Our Opinion: Too much of a good thing?

Brainerd Dispatch editorial


The half-cent sales tax Crow Wing County initiated to fund road improvement projects in Crow Wing County has been and continues to be a great idea.

More than $7.4 million in sales tax revenue was collected in 2020, a 6.5% increase over 2019, generated from approximately $1.5 billion in retail sales in the county. A study conducted by the University of Minnesota Extension at the time predicted slightly more than half of the tax would be covered by tourists spending money in the county.

Simply put, the sales tax has meant not just Crow Wing County residents are paying for the upkeep of our county roads, but anyone who comes here and spends money.

If there’s one issue we have with the tax, it’s the length of time it will take to sunset it. The county board on April 13 approved extending the tax another 15 years, to 2040. We fully support the extension, but not the length of time it has been extended.

State law requires a plan outlining every project revenues from the tax would support. Included in the county’s sales tax implementation plan through 2040 are 78 pavement rehabilitation or reconstruction projects on county highways and roads, 13 bridge replacements or rehabilitations and four conversions of gravel roads to pavement. Also supported by local option sales tax dollars are general maintenance projects such as seal coating, center and fog line painting, crack sealing, patching, shouldering, graveling and dust control.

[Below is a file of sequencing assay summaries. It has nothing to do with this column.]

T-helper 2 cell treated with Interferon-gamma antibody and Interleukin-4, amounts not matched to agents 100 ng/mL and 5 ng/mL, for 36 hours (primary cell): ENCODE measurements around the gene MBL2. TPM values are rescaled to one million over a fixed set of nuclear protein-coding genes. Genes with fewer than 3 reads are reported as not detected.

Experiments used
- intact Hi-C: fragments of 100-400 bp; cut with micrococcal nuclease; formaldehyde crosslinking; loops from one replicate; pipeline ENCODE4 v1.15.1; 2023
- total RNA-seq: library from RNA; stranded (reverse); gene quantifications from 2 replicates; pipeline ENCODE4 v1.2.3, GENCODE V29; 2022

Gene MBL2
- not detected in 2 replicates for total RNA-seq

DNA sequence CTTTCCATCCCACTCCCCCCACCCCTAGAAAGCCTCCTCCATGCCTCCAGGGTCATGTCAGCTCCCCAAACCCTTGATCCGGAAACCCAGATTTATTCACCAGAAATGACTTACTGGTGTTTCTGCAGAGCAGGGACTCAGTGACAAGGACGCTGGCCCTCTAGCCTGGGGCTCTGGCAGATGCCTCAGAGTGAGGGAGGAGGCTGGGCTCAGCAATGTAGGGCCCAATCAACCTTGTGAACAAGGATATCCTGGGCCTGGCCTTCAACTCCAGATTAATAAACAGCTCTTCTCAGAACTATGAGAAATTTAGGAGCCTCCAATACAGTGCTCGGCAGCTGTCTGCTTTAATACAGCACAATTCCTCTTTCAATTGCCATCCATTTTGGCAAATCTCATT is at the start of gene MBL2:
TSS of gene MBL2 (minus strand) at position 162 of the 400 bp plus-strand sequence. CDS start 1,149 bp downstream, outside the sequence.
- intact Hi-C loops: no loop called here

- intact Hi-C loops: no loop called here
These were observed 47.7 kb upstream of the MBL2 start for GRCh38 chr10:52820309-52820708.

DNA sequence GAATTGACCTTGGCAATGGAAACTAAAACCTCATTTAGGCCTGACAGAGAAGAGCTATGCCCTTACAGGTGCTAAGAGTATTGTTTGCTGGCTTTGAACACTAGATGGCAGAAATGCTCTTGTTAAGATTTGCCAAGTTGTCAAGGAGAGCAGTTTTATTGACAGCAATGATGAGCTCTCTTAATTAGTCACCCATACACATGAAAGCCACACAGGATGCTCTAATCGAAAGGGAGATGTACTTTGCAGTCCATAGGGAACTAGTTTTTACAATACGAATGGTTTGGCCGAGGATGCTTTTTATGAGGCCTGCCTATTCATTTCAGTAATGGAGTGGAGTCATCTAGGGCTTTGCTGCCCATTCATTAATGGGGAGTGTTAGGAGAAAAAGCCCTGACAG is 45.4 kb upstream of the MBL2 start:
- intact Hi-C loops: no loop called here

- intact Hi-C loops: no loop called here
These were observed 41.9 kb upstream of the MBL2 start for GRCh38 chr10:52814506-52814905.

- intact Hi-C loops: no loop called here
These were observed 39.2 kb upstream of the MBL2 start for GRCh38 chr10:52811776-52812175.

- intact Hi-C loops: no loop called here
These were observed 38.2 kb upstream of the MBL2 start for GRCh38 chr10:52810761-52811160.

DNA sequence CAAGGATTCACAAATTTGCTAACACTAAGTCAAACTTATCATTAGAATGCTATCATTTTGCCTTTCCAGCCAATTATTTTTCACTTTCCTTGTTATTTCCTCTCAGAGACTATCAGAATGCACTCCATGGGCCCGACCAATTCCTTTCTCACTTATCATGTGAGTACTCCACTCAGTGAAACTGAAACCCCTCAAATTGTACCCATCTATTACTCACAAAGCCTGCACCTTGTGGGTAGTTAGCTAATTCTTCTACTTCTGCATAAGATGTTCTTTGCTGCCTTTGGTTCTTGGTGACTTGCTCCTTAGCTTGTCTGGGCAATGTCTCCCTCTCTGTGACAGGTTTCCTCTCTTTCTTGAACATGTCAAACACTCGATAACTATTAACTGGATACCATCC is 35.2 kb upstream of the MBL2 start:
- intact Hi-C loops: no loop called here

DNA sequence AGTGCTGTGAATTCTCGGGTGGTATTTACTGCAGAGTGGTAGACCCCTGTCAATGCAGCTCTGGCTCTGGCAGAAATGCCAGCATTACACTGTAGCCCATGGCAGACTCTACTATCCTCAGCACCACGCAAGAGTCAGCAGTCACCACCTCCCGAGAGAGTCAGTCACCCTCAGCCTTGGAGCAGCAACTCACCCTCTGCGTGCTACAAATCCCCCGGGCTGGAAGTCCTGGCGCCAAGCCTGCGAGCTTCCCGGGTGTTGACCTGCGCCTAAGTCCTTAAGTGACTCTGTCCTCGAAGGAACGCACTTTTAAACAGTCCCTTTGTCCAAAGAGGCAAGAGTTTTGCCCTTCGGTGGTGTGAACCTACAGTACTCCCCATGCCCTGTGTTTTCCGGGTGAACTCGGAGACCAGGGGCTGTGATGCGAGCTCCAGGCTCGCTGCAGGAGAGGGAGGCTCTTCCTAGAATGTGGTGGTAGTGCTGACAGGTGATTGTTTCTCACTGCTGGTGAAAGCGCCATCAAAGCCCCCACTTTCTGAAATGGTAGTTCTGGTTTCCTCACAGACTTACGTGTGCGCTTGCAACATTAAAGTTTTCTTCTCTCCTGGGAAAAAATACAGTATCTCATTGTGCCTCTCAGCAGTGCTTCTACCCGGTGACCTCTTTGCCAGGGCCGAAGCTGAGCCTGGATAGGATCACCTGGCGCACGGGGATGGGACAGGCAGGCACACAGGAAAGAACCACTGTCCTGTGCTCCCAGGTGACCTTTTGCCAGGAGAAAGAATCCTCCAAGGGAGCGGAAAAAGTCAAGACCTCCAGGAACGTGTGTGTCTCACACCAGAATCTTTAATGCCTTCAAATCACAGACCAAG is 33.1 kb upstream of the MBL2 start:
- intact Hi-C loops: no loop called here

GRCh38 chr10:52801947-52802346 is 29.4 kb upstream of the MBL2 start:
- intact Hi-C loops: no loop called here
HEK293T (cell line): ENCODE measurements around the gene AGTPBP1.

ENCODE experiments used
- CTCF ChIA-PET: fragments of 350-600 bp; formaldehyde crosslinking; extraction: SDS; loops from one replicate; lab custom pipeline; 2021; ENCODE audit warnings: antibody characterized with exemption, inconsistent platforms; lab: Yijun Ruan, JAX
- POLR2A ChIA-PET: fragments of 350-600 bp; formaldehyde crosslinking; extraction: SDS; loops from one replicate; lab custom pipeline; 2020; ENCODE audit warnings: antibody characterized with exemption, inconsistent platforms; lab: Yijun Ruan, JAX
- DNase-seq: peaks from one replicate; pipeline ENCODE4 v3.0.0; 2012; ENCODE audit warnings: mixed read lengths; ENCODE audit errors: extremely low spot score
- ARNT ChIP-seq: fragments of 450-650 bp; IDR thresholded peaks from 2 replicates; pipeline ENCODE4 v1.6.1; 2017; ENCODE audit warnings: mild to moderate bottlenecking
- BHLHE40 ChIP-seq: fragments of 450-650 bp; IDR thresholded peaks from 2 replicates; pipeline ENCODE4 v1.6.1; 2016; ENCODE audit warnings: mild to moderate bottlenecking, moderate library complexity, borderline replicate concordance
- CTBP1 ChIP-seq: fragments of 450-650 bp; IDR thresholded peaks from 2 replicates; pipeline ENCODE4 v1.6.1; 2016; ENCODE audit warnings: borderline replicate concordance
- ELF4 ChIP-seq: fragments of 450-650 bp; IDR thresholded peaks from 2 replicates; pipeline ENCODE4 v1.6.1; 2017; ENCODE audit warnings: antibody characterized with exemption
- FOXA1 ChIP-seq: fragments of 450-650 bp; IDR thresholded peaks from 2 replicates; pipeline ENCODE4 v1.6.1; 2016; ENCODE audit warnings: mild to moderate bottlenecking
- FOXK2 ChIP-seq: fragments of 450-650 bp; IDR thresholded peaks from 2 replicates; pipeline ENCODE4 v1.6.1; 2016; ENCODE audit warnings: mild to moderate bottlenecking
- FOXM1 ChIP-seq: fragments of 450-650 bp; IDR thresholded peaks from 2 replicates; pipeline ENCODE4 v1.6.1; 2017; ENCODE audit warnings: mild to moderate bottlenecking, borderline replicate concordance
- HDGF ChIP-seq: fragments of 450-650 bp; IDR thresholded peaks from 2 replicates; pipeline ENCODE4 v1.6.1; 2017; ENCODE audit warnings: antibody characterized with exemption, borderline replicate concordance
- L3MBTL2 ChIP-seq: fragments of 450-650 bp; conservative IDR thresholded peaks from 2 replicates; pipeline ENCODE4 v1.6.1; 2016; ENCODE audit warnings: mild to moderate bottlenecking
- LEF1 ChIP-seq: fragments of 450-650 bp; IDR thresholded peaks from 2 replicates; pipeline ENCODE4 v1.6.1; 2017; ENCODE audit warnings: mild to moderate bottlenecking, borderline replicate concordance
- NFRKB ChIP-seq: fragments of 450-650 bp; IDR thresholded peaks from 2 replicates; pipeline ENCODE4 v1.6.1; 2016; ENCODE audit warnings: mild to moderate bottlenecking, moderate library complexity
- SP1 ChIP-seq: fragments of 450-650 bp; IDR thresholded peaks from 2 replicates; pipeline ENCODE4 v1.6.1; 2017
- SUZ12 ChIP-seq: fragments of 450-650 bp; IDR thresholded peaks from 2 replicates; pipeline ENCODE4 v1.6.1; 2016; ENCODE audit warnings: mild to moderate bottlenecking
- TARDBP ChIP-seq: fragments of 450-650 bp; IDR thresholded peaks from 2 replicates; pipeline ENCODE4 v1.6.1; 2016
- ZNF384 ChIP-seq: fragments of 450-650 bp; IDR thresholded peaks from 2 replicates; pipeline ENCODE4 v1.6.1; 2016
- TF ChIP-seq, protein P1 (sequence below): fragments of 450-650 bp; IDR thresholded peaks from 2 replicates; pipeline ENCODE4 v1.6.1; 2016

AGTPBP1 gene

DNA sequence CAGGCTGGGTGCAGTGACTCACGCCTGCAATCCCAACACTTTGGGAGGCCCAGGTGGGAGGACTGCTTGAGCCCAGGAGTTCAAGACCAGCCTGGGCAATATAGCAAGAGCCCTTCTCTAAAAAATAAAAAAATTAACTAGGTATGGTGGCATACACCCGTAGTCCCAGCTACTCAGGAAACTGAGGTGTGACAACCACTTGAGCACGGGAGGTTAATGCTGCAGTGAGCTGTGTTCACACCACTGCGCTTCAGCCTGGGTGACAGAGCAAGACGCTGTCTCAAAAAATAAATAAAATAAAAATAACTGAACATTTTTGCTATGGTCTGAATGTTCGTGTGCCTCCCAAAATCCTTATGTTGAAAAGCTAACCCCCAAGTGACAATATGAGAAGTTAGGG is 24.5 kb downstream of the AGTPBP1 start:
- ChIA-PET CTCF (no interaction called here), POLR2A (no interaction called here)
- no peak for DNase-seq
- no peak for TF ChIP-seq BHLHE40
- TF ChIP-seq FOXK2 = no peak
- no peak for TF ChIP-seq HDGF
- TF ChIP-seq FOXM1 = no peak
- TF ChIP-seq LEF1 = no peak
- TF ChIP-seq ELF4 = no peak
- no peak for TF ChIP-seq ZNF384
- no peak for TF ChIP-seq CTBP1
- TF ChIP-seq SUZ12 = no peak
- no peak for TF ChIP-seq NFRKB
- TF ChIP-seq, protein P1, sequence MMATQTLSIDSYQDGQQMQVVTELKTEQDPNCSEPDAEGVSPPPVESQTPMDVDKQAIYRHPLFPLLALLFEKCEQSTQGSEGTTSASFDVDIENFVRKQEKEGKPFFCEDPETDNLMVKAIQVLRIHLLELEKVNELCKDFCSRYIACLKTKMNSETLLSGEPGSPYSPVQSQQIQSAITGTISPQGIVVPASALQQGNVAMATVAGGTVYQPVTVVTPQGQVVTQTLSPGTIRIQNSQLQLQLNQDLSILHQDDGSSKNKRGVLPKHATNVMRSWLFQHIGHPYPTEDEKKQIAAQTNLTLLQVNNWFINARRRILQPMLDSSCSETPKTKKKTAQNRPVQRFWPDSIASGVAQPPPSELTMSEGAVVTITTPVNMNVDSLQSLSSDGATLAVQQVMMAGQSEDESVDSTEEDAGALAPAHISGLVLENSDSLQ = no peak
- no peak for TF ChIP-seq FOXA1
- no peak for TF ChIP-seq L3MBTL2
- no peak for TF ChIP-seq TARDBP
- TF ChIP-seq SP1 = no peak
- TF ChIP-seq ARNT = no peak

That’s a lot of work on the horizon and having a more steady funding source through the sales tax makes it easier to plan. Our only issue is that county commissioners should be reviewing this tax, which was never meant to be permanent, more often and a 15 year extension is a long time.

In offering input to the Crow Wing County Board, Matt Kilian, president of the Brainerd Lakes Chamber of Commerce, suggested reducing the sales tax from 15 years to 10 years.

“This raises a reasonable question about how much local tax revenue is enough to sustain maintenance goals. With inevitable changes in the economy, demographics, technology and politics, a 10-year extension would seem sufficient,” Kilian wrote to the board. “More frequent evaluation would accommodate two cycles of a five-year capital improvement plan to determine whether the half-cent sales tax would be warranted in the future. In our view, it would ensure continued public transparency and accountability, which has been the goal of the Crow Wing County Board.”

We agree with Kilian. There’s a danger that work will continue to expand to use the money coming in, regardless of the need of that work. To paraphrase an old adage, politicians never met a pool of money they didn’t like and, once they have the money, they usually are compelled to spend it. That’s not always a good thing.

We’re not advocating for getting rid of the sales tax. We only think county commissioners should review it more often before extending it. The tax has been successful, but the concern is it becomes too successful and never goes away.

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